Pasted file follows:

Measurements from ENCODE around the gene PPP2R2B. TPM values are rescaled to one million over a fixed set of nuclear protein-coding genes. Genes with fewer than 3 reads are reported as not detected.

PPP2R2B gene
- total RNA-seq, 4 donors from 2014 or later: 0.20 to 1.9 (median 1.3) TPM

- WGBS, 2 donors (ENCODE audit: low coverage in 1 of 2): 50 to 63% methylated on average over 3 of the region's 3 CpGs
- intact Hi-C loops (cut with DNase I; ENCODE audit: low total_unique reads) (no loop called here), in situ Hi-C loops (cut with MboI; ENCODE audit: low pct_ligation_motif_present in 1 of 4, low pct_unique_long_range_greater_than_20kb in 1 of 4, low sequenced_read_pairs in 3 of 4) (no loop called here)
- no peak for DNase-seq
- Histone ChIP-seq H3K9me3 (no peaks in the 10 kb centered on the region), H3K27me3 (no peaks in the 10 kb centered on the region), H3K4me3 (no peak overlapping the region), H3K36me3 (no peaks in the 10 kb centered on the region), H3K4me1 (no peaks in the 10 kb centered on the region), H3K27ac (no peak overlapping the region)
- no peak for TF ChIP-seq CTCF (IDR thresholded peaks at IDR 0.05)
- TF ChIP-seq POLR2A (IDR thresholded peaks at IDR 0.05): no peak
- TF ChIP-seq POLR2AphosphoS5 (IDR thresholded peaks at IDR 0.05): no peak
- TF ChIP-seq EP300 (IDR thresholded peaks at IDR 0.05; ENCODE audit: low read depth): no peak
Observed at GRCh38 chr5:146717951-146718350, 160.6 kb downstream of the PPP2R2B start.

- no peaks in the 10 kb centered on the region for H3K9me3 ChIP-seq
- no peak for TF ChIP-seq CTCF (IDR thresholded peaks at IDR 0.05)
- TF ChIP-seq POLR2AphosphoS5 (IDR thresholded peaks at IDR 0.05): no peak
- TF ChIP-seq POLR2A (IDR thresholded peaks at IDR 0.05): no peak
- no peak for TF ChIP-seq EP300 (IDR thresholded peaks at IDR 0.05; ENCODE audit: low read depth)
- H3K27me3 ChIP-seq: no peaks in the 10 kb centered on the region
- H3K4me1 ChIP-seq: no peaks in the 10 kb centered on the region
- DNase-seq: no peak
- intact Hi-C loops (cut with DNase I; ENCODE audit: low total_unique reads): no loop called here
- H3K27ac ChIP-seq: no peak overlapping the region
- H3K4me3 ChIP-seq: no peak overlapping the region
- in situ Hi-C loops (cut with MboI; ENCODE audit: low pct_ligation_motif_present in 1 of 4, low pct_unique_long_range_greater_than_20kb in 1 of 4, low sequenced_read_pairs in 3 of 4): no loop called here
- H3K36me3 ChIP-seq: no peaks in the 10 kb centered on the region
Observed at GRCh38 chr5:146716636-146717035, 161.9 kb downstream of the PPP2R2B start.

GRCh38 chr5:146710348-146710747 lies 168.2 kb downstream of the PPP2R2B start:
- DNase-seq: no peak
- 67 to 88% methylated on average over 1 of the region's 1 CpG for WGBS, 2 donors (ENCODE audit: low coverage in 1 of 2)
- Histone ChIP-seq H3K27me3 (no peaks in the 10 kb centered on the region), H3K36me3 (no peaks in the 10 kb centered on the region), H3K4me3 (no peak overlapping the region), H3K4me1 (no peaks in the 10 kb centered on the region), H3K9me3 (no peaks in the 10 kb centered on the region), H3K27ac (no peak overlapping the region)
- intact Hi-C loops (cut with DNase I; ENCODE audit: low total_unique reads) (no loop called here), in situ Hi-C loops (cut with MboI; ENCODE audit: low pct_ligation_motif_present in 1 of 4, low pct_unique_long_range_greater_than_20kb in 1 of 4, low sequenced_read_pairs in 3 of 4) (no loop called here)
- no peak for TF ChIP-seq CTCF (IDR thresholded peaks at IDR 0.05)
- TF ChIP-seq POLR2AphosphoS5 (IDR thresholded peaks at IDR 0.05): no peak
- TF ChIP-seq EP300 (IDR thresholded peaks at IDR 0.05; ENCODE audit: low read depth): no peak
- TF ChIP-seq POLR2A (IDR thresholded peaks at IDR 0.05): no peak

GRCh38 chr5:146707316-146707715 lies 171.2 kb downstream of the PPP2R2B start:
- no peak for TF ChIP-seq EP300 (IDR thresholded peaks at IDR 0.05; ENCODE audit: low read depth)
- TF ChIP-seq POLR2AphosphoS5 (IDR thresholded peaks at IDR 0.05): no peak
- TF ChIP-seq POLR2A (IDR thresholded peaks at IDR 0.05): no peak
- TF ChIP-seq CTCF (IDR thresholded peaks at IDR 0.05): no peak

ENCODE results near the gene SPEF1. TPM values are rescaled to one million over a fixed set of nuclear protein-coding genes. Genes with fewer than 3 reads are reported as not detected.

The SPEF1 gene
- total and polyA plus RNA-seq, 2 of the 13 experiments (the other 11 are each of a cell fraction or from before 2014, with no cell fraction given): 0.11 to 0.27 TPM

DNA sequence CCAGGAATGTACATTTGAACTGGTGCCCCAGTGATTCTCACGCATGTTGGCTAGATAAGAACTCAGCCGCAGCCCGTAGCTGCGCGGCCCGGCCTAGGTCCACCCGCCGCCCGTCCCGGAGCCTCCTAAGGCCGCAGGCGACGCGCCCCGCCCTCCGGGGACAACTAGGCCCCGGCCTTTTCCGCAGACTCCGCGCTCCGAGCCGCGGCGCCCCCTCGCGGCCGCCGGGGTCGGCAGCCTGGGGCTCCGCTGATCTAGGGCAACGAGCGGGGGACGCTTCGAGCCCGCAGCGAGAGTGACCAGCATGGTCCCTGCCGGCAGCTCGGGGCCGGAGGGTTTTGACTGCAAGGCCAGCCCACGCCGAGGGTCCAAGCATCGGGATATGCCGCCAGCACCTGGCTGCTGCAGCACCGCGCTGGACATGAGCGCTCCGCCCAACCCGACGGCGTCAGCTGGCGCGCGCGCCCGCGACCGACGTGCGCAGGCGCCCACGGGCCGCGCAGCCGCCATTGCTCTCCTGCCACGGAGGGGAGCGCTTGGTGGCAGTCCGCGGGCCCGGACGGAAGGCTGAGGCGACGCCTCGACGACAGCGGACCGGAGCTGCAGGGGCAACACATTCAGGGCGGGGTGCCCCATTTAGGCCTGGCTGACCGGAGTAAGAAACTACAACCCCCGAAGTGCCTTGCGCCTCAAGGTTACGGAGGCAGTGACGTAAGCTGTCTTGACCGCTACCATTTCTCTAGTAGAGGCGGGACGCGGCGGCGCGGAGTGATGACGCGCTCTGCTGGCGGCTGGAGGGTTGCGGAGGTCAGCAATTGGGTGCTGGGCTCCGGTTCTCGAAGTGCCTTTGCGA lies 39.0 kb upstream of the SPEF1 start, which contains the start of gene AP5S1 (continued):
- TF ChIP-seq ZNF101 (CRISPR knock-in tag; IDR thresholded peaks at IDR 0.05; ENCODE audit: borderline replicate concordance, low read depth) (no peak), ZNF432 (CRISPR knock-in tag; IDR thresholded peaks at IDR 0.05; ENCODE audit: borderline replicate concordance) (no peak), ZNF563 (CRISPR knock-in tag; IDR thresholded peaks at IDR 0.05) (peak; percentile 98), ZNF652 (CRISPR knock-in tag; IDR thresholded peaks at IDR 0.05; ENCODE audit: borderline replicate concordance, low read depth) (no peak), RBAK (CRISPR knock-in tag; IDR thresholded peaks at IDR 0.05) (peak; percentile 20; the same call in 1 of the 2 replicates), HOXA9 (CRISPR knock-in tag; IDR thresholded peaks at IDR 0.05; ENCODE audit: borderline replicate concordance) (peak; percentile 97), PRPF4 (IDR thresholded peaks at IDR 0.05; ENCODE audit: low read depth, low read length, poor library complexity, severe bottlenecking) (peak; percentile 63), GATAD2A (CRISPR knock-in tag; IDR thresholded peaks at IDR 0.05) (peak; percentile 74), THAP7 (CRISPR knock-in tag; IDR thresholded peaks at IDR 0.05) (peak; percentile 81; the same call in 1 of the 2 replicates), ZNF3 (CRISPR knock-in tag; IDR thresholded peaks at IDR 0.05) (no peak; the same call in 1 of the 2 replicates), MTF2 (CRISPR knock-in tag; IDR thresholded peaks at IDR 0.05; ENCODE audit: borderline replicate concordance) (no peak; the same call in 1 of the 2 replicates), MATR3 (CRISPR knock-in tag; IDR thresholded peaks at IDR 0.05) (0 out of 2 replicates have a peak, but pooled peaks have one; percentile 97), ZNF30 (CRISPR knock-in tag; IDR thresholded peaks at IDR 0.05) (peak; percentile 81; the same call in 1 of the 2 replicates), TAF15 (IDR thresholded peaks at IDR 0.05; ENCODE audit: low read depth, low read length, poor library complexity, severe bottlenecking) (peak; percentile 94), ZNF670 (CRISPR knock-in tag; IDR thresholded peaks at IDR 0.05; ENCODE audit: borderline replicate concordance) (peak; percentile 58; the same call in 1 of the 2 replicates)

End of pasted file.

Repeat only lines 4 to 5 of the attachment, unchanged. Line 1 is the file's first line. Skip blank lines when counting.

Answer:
- WGBS, 2 donors (ENCODE audit: low coverage in 1 of 2): 50 to 63% methylated on average over 3 of the region's 3 CpGs
- intact Hi-C loops (cut with DNase I; ENCODE audit: low total_unique reads) (no loop called here), in situ Hi-C loops (cut with MboI; ENCODE audit: low pct_ligation_motif_present in 1 of 4, low pct_unique_long_range_greater_than_20kb in 1 of 4, low sequenced_read_pairs in 3 of 4) (no loop called here)